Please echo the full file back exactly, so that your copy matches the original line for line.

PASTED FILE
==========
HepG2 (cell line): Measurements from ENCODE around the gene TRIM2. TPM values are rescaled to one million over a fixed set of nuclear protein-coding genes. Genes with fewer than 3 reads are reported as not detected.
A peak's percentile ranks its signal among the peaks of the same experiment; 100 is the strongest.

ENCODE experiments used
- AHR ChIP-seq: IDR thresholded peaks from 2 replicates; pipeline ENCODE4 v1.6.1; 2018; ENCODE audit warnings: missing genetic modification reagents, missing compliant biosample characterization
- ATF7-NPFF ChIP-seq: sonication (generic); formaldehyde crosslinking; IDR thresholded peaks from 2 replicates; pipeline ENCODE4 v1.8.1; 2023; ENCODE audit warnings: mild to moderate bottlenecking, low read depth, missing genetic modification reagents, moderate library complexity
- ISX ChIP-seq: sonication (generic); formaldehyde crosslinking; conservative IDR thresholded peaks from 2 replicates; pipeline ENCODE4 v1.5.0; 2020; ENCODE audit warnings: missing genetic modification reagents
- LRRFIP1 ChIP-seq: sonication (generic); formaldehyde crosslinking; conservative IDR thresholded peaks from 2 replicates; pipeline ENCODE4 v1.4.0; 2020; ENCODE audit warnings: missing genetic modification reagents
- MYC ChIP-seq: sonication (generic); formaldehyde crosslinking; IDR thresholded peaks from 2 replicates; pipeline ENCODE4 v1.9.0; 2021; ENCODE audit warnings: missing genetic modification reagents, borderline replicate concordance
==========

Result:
HepG2 (cell line): Measurements from ENCODE around the gene TRIM2. TPM values are rescaled to one million over a fixed set of nuclear protein-coding genes. Genes with fewer than 3 reads are reported as not detected.
A peak's percentile ranks its signal among the peaks of the same experiment; 100 is the strongest.

ENCODE experiments used
- AHR ChIP-seq: IDR thresholded peaks from 2 replicates; pipeline ENCODE4 v1.6.1; 2018; ENCODE audit warnings: missing genetic modification reagents, missing compliant biosample characterization
- ATF7-NPFF ChIP-seq: sonication (generic); formaldehyde crosslinking; IDR thresholded peaks from 2 replicates; pipeline ENCODE4 v1.8.1; 2023; ENCODE audit warnings: mild to moderate bottlenecking, low read depth, missing genetic modification reagents, moderate library complexity
- ISX ChIP-seq: sonication (generic); formaldehyde crosslinking; conservative IDR thresholded peaks from 2 replicates; pipeline ENCODE4 v1.5.0; 2020; ENCODE audit warnings: missing genetic modification reagents
- LRRFIP1 ChIP-seq: sonication (generic); formaldehyde crosslinking; conservative IDR thresholded peaks from 2 replicates; pipeline ENCODE4 v1.4.0; 2020; ENCODE audit warnings: missing genetic modification reagents
- MYC ChIP-seq: sonication (generic); formaldehyde crosslinking; IDR thresholded peaks from 2 replicates; pipeline ENCODE4 v1.9.0; 2021; ENCODE audit warnings: missing genetic modification reagents, borderline replicate concordance